Growing confidence in the UK housing market is being widely reported as 2020 gets fully underway. A certain amount of political uncertainty still persists – how much depending on location and viewpoint – but despite that a 2% growth figure is being regarded by many as a very realistic prospect.
Mortgage lender Nationwide has revealed the first UK increase of more than 1% in 12 months with house prices increasing by 1.4% year-on-year in December 2019, 0.1% up on the previous month.
National online estate agencies are predicting an increase of 2% from 2019 on the asking price of properties coming to market, pointing to sellers boosted by a lack of stock for potential buyers.
The Royal Institution of Chartered Surveyors (RICS) has pencilled in house growth of 2% for 2020. It also believes that rents will increase at a faster rate of 2.5% as the rental sector struggles with the lack of housing supply.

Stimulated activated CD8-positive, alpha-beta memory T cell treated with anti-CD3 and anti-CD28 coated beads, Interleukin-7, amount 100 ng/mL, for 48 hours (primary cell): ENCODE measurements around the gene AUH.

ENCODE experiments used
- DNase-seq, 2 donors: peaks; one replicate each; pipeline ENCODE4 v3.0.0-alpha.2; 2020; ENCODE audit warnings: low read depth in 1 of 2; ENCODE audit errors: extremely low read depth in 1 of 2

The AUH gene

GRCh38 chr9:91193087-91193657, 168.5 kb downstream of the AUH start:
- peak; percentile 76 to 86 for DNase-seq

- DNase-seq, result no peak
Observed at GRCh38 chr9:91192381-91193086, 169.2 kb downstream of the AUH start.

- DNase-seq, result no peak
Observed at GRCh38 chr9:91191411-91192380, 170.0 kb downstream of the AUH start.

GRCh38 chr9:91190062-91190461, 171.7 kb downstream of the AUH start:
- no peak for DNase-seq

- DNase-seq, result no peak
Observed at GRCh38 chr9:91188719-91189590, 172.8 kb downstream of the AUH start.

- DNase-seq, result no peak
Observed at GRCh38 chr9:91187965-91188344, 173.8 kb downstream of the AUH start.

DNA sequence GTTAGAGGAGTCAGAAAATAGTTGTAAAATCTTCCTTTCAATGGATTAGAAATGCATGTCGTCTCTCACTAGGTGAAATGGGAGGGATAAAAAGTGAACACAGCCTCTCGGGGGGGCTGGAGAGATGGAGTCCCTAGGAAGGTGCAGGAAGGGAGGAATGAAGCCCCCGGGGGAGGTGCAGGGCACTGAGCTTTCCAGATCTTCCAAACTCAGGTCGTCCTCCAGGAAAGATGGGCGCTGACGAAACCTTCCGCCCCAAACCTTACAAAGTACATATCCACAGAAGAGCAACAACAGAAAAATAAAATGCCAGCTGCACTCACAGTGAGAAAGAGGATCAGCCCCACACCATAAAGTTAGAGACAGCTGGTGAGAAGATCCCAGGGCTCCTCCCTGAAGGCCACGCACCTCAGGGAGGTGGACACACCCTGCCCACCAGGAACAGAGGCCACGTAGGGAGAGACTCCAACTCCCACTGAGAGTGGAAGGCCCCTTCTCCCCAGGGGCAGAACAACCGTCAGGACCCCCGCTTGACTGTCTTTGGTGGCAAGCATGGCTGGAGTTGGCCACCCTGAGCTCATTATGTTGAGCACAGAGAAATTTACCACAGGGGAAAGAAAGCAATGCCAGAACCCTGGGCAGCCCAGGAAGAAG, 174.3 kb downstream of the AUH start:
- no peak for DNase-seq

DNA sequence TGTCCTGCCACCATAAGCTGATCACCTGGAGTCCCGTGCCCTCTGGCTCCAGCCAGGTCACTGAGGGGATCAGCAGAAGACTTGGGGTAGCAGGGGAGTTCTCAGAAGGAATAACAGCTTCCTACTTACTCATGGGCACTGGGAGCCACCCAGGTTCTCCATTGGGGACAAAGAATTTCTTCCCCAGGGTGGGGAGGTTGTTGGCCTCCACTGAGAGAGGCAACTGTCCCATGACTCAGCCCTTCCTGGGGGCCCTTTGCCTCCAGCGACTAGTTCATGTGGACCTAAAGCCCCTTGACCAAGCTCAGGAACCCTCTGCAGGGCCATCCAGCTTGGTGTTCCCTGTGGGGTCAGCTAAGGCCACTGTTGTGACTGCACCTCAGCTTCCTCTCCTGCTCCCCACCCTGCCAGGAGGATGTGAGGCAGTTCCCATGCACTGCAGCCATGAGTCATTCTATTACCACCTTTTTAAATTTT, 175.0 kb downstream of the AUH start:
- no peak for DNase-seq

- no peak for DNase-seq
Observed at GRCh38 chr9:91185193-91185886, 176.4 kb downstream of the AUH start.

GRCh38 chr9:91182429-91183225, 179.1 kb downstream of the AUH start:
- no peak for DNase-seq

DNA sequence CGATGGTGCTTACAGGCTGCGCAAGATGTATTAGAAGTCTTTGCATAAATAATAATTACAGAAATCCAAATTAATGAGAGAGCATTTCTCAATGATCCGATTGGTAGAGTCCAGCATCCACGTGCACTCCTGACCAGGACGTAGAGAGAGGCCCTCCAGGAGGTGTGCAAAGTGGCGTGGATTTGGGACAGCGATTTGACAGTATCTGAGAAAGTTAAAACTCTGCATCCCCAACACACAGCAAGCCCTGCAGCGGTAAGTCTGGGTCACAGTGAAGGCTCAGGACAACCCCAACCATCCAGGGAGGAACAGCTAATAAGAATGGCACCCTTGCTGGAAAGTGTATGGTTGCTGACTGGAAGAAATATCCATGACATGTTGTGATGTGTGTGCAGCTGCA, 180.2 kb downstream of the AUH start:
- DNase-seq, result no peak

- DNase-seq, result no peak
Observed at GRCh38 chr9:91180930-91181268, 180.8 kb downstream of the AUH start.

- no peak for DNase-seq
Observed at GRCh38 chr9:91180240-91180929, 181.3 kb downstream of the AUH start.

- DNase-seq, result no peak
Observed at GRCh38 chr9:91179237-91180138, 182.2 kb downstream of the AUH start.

As to volume, Nitesh Patel, Yorkshire Building Society's strategic economist, believes that the number of house sales will hold steady at around 1.2 million annually - the total generally seen in recent years. He said: "Sales to first-time buyers are buoyant and now account for around half of all house purchases. A strong jobs market and low mortgage rates are likely to support the market, but concerns around affordability may limit the number of people wanting to move home.”
Patel also points to the influence of lending policy decisions. "Mortgage lenders are helping to maximise affordability by lending on 40-year mortgage terms, to help borrowers lower their monthly repayments. We're seeing more and more lenders giving access to 5% deposit mortgages, which can be useful for those looking to buy their first home."
Set against this national picture so far as Edinburgh is concerned, with the continued shortage of available property, high employment and sought after amenity this does equate with strong buyer demand for both home makers and investors. All of which supports the well reported ongoing strength of the capital’s housing market, in line with, if not exceeding the national trends.
BC blog editor